• Pilgrims (and Their Hosts) by R. Scott Clark

    FROM TABLETALK | February 2010

    There are about sixty-million evangelicals in North America. By contrast, the confessional Reformed communions number fewer than one million members. One effect of these disproportionate numbers is that the theology, piety, and practice of American evangelicals shape the expectations of …Read More

  • Crossing the Channel by R.C. Sproul

    FROM TABLETALK | November 2007

    The rapid spread of the Protestant Reformation from Wittenberg, Germany, throughout Europe and across the Channel to England was not spawned by the efforts of a globe-trotting theological entrepreneur. On the contrary, for the most part Martin Luther’s entire …Read More

  • The History of the Reformation by R.C. Sproul

    FROM TABLETALK | April 1995

    A cesspool of heresies.” This was the judgment rendered by Holy Roman Emperor Charles V on May 26, 1521, shortly after Luther took a stand at the Diet of Worms. Earlier, in the bull Exsurge Domine, Pope Leo X described …Read More

  • The Reformation Isn’t Over by James White

    FROM TABLETALK | March 2014

    You do not want to end up on the wrong side of history.” This platitude has been granted prognostic status in our day, though one could properly question its fundamental truthfulness. It reflects, however, the prevailing attitude of Western culture …Read More

  • The Great Schism of 1054 by Stephen Nichols

    FROM TABLETALK | May 2011

    You had to see it to believe it. During the pope’s September 2010 visit to the United Kingdom, one protester’s sign stood out, far out, from the others. In large markered letters on the back of a pizza …Read More

  • The Original Geneva Bible by Roger Nicole

    FROM TABLETALK | April 1995

    Christianity is the religion of the Incarnate Word, Jesus Christ, and of the written Word, the Bible. Wherever Christianity has gone, it has developed translations of Scripture as a necessity. The promise of Pentecost, where people of various origin heard …Read More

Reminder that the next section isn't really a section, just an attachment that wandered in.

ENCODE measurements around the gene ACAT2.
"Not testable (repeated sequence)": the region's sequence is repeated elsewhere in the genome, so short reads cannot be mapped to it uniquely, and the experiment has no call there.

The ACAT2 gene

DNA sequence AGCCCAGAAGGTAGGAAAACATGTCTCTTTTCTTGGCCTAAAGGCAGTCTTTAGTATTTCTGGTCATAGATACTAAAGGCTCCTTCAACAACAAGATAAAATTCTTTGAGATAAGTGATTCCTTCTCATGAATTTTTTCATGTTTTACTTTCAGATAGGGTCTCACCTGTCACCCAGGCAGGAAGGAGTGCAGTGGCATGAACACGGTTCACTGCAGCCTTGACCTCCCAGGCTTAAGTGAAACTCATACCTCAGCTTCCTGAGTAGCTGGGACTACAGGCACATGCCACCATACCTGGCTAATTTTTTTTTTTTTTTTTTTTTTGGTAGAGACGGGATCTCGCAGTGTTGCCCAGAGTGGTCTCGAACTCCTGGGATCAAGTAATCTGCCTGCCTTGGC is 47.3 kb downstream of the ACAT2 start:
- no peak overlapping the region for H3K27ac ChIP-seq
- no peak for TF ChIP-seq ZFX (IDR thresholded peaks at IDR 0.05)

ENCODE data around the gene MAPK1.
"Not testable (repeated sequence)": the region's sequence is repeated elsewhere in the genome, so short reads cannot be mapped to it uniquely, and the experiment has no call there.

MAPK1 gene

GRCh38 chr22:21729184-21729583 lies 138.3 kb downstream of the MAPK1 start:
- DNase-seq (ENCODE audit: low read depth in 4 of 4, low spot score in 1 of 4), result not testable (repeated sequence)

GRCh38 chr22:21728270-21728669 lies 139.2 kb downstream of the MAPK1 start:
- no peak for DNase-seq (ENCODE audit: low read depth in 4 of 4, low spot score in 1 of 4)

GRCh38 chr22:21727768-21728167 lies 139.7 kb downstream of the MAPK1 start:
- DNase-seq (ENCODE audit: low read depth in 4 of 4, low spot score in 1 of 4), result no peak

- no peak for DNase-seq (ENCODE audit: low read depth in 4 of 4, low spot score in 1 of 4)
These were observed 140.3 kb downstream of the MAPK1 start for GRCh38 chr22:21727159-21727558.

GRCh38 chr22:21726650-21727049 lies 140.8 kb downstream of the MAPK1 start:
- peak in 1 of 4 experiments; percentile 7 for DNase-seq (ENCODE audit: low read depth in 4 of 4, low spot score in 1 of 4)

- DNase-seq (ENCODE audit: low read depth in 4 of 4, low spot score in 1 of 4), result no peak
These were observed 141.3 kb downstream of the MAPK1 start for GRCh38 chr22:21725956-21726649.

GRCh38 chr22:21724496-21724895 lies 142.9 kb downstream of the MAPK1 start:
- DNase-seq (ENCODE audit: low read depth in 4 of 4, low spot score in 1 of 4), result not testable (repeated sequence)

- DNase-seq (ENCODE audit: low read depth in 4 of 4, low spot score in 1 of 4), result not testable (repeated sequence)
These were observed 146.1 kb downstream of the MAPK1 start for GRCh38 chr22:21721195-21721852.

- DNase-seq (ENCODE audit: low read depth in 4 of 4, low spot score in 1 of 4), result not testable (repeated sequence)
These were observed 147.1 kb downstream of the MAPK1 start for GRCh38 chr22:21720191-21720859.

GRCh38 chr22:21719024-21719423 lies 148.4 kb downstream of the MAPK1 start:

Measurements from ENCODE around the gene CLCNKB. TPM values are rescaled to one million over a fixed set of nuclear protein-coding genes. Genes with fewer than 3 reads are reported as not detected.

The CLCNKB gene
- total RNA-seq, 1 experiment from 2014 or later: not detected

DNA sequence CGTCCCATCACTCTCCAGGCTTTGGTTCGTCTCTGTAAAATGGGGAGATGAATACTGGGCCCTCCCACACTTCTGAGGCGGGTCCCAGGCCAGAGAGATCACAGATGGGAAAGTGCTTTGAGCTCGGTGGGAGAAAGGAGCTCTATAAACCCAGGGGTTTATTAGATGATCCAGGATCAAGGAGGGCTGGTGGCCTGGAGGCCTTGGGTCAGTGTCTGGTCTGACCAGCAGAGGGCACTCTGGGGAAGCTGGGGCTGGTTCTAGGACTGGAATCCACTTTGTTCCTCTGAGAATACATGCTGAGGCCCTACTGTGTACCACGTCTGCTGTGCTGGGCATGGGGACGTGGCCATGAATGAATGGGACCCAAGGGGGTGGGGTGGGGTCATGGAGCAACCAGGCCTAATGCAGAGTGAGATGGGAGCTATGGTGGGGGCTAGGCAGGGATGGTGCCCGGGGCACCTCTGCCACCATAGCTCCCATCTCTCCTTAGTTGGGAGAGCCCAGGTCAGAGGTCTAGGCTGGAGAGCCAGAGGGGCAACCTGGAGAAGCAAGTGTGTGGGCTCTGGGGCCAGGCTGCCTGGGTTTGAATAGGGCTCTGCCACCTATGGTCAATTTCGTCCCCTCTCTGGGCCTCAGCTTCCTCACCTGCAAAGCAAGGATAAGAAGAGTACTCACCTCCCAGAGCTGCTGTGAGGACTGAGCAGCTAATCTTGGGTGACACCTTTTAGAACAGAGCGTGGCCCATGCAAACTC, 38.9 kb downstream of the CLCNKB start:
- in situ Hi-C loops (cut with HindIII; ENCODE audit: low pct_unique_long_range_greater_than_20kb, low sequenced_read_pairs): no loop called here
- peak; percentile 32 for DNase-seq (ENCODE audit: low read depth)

• Give Me Scotland, or I Die” by Burk Parsons

    FROM TABLETALK | March 2014

    Perhaps more than anything else, John Knox is known for his prayer “Give me Scotland, or I die.” Knox’s prayer was not an arrogant demand, but the passionate plea of a man willing to die for the sake of …Read More

  • Is the Reformation Over? by R.C. Sproul

    FROM TABLETALK | September 2009

    Is the Reformation over? There have been several observations rendered on this subject by those I would call “erstwhile evangelicals.” One of them wrote, “Luther was right in the sixteenth century, but the question of justification is not an issue …Read More

  • How the Scots Changed the World by Aaron Denlinger

    FROM TABLETALK | March 2014

    The sixteenth-century Scottish divines (pastors and theologians) who labored to build a national church characterized by sound doctrine and biblical worship never realized how far their influence would reach. They aimed, after all, to reform the Kirk, not to change …Read More

  • The Scottish Reformation by Stephen Nichols

    FROM TABLETALK | March 2014

    His name was Patrick Hamilton. He was born into nobility. His mother’s father was the second son of the king. As a young man of only thirteen, he was given a position of abbot, which supplied a handsome income …Read More

  • Dream a Little Dream by R.C. Sproul Jr.

    FROM TABLETALK | March 2014

    It is a great thing to dream great dreams. A small vision of God and His kingdom will birth a small vision of the future. Jesus, who has already overcome the world, promised His followers that they would do greater …Read More

  • Scripture Alone by Michael Kruger

    FROM TABLETALK | November 2012

    We live in a world filled with competing truth claims. Every day, we are bombarded with declarations that something is true and that something else is false. We are told what to believe and what not to believe. We are …Read More

  • John Knox by Sinclair Ferguson

    FROM TABLETALK | March 2014

    It might be difficult for a visitor to Scotland in 2014 to believe that the nation was a backwater country five hundred years ago. In fact, however, one sixteenth-century writer could, without fear of contradiction, describe it as “a corner …Read More